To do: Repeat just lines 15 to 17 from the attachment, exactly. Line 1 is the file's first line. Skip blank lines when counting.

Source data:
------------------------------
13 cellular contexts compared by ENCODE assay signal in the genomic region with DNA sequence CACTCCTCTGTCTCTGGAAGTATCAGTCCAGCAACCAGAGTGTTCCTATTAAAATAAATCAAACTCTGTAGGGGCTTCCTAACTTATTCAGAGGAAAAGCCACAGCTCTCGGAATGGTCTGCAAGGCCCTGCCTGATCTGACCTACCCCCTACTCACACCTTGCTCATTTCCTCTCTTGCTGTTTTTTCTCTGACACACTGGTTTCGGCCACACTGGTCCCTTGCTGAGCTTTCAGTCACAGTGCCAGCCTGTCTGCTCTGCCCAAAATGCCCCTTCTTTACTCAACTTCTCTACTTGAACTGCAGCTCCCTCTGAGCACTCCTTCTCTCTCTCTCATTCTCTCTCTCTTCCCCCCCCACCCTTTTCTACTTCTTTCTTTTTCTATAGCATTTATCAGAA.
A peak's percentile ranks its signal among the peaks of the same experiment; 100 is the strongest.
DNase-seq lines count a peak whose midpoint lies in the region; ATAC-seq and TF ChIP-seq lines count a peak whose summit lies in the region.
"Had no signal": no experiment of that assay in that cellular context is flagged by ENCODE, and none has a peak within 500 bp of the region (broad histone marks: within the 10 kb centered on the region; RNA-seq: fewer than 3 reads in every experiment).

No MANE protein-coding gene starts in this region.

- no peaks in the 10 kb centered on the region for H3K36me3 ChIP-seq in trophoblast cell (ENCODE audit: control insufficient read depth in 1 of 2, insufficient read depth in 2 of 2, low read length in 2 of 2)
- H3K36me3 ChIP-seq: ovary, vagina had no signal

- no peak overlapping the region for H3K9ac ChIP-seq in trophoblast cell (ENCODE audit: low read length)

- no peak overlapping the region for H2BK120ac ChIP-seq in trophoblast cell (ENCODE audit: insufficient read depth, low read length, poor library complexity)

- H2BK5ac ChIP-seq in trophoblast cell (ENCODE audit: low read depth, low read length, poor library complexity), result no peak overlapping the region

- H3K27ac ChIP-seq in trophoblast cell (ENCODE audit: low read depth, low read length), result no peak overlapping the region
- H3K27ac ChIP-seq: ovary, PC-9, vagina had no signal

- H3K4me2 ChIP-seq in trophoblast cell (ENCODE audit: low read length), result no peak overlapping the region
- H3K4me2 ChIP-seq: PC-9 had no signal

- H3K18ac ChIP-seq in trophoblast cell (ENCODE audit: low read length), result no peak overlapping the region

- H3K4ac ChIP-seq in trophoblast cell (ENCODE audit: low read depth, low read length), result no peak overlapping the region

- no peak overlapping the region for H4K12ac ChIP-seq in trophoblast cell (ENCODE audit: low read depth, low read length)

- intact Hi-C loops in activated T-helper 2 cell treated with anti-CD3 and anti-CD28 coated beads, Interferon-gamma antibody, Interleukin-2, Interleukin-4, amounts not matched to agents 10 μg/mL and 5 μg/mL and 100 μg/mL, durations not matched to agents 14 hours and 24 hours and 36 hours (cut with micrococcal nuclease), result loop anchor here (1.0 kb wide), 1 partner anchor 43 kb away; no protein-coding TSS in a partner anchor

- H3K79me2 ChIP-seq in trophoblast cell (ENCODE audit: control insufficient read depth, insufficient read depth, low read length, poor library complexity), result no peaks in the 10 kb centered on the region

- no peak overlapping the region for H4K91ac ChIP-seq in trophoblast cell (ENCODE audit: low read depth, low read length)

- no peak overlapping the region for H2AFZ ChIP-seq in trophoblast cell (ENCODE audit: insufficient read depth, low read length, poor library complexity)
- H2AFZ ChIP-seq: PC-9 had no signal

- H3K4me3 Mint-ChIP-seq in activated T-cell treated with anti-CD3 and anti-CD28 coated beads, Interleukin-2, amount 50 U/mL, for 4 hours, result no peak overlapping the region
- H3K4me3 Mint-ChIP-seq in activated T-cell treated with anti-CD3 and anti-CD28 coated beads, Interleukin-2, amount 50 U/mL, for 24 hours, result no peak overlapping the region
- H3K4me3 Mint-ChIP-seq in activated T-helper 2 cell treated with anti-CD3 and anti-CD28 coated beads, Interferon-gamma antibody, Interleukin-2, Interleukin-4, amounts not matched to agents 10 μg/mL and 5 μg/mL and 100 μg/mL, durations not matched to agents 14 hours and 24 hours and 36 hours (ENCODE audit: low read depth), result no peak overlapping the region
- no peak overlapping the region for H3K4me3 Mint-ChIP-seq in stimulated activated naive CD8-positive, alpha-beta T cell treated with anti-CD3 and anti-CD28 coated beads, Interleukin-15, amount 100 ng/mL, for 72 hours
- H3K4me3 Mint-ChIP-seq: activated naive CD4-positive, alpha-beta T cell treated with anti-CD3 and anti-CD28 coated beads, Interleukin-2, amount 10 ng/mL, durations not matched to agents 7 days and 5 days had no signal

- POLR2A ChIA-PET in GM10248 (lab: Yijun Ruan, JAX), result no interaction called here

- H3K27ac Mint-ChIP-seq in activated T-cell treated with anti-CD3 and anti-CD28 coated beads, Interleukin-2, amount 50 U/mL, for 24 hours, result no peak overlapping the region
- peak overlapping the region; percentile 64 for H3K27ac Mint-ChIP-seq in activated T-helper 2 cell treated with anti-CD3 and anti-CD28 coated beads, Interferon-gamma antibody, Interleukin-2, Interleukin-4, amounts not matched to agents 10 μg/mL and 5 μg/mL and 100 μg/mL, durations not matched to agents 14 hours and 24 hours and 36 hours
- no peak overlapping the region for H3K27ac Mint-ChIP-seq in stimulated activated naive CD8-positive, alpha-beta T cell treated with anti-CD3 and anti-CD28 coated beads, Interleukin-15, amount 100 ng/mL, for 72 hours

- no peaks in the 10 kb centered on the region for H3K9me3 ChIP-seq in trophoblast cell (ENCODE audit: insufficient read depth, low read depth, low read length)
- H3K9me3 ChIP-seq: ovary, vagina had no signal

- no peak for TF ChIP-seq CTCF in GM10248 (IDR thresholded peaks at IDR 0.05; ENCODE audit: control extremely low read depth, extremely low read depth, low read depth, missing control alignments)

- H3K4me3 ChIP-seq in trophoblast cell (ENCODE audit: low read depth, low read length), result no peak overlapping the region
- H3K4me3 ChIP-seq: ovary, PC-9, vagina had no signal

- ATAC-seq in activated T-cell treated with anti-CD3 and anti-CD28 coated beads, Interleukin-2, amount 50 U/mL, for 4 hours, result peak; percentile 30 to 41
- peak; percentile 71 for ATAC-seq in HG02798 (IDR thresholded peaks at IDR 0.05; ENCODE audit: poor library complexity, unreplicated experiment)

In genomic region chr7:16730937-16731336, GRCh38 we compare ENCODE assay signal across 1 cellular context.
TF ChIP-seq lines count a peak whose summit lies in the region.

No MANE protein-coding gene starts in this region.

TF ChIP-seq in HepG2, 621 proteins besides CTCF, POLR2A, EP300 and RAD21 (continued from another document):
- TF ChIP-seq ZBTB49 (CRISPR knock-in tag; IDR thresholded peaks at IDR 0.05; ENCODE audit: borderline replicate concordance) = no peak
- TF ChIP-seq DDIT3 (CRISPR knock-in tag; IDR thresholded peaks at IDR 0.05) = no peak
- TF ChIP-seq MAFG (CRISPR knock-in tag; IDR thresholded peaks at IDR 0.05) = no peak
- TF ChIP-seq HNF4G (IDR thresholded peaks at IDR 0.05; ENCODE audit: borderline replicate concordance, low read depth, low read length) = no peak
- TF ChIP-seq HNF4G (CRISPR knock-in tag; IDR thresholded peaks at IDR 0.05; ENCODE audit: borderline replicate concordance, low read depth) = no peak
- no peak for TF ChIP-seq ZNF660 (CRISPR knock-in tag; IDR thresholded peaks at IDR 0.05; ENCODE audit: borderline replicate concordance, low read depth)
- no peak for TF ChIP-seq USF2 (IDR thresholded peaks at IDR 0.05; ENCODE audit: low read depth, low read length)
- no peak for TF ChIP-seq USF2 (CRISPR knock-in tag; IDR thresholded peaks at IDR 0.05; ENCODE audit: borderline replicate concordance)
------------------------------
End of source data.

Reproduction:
- H3K18ac ChIP-seq in trophoblast cell (ENCODE audit: low read length), result no peak overlapping the region

- H3K4ac ChIP-seq in trophoblast cell (ENCODE audit: low read depth, low read length), result no peak overlapping the region

- no peak overlapping the region for H4K12ac ChIP-seq in trophoblast cell (ENCODE audit: low read depth, low read length)